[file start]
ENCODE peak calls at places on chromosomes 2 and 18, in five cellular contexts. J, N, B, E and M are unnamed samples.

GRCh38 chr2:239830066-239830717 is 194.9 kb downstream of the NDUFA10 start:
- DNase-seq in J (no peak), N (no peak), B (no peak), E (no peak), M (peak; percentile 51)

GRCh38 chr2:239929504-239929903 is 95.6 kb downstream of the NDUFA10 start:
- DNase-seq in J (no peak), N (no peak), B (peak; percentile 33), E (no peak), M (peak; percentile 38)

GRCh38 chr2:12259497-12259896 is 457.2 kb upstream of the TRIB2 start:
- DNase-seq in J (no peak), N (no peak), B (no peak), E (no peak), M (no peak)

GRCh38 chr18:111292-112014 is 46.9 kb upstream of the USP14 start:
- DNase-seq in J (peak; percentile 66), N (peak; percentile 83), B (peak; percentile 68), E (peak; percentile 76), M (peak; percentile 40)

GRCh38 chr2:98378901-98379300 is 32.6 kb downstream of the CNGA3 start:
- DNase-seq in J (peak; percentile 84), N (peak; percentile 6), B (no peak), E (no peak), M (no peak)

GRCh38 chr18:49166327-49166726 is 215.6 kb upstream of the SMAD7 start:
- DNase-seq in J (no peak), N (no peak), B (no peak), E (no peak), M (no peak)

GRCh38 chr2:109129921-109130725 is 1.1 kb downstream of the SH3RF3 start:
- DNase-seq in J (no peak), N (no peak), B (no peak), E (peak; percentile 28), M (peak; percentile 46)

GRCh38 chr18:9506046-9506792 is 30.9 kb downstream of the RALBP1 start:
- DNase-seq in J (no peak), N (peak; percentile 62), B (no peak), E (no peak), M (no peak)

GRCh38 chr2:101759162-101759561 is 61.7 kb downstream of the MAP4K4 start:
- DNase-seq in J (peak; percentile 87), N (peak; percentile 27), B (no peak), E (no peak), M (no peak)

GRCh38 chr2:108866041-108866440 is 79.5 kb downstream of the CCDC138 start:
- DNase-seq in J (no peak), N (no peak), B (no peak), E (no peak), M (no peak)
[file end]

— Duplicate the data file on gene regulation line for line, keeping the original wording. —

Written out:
ENCODE peak calls at places on chromosomes 2 and 18, in five cellular contexts. J, N, B, E and M are unnamed samples.

GRCh38 chr2:239830066-239830717 is 194.9 kb downstream of the NDUFA10 start:
- DNase-seq in J (no peak), N (no peak), B (no peak), E (no peak), M (peak; percentile 51)

GRCh38 chr2:239929504-239929903 is 95.6 kb downstream of the NDUFA10 start:
- DNase-seq in J (no peak), N (no peak), B (peak; percentile 33), E (no peak), M (peak; percentile 38)

GRCh38 chr2:12259497-12259896 is 457.2 kb upstream of the TRIB2 start:
- DNase-seq in J (no peak), N (no peak), B (no peak), E (no peak), M (no peak)

GRCh38 chr18:111292-112014 is 46.9 kb upstream of the USP14 start:
- DNase-seq in J (peak; percentile 66), N (peak; percentile 83), B (peak; percentile 68), E (peak; percentile 76), M (peak; percentile 40)

GRCh38 chr2:98378901-98379300 is 32.6 kb downstream of the CNGA3 start:
- DNase-seq in J (peak; percentile 84), N (peak; percentile 6), B (no peak), E (no peak), M (no peak)

GRCh38 chr18:49166327-49166726 is 215.6 kb upstream of the SMAD7 start:
- DNase-seq in J (no peak), N (no peak), B (no peak), E (no peak), M (no peak)

GRCh38 chr2:109129921-109130725 is 1.1 kb downstream of the SH3RF3 start:
- DNase-seq in J (no peak), N (no peak), B (no peak), E (peak; percentile 28), M (peak; percentile 46)

GRCh38 chr18:9506046-9506792 is 30.9 kb downstream of the RALBP1 start:
- DNase-seq in J (no peak), N (peak; percentile 62), B (no peak), E (no peak), M (no peak)

GRCh38 chr2:101759162-101759561 is 61.7 kb downstream of the MAP4K4 start:
- DNase-seq in J (peak; percentile 87), N (peak; percentile 27), B (no peak), E (no peak), M (no peak)

GRCh38 chr2:108866041-108866440 is 79.5 kb downstream of the CCDC138 start:
- DNase-seq in J (no peak), N (no peak), B (no peak), E (no peak), M (no peak)